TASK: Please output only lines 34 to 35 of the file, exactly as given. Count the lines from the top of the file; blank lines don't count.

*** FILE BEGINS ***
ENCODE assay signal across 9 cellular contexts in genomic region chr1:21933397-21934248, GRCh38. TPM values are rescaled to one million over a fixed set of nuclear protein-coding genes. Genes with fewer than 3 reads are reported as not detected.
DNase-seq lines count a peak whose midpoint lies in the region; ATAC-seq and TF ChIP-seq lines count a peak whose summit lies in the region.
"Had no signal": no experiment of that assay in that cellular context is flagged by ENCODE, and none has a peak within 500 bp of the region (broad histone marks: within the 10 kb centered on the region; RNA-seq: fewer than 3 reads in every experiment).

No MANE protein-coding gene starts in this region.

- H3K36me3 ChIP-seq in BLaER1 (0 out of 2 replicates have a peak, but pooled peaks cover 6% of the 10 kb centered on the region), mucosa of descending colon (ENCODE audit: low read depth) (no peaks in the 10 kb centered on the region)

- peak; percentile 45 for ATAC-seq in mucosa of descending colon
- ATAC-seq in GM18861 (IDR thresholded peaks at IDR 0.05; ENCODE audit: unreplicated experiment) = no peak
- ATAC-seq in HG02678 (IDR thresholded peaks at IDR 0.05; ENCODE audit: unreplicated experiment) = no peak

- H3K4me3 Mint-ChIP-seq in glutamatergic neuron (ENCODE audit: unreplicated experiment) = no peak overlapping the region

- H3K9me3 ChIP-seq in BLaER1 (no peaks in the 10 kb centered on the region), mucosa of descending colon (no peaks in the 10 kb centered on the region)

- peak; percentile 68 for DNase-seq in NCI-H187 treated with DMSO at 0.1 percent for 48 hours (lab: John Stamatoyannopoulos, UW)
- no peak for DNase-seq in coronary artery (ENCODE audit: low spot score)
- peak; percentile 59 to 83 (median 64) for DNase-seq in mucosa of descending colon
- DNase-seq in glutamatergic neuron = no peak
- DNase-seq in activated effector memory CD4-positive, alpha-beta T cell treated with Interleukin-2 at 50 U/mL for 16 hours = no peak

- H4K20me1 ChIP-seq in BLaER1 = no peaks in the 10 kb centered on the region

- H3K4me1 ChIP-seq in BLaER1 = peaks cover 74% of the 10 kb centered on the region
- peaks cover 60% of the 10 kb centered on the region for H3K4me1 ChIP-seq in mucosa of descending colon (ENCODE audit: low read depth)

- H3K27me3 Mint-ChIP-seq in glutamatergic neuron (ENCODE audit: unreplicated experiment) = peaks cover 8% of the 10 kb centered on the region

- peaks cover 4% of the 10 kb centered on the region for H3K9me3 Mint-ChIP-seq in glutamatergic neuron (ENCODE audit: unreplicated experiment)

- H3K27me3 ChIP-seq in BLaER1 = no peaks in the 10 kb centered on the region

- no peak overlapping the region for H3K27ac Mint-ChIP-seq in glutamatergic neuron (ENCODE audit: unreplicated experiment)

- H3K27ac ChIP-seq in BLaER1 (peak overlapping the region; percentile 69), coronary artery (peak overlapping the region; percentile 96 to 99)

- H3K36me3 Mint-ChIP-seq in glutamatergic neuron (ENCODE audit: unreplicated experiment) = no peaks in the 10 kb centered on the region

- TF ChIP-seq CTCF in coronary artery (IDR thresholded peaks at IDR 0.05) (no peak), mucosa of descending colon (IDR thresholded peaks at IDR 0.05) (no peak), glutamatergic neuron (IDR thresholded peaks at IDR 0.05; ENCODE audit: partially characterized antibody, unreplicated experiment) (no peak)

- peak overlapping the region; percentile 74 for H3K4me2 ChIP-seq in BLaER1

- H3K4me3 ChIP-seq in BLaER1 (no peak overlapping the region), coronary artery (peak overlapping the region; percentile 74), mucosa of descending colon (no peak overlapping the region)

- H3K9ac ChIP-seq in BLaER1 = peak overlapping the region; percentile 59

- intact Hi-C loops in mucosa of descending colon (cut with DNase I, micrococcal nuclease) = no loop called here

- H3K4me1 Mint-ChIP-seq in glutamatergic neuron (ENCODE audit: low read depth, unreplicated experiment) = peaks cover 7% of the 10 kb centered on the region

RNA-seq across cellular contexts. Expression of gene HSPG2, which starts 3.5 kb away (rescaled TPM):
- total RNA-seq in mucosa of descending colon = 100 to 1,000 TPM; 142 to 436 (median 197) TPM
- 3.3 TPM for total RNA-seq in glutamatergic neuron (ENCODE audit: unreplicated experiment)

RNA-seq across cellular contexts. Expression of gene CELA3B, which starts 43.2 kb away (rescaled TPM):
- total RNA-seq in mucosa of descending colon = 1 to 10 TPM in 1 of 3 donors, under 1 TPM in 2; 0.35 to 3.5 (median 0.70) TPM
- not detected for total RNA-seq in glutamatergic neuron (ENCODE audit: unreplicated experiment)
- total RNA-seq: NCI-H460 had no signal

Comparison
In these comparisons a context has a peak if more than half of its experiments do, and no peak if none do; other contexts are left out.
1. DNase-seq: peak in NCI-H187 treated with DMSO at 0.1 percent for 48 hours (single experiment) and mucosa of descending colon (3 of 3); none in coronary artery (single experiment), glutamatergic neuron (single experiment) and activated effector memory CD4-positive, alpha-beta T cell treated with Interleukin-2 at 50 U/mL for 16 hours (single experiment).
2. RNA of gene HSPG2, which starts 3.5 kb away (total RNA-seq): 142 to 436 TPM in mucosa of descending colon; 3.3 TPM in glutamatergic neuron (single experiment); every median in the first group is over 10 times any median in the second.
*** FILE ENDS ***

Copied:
RNA-seq across cellular contexts. Expression of gene CELA3B, which starts 43.2 kb away (rescaled TPM):
- total RNA-seq in mucosa of descending colon = 1 to 10 TPM in 1 of 3 donors, under 1 TPM in 2; 0.35 to 3.5 (median 0.70) TPM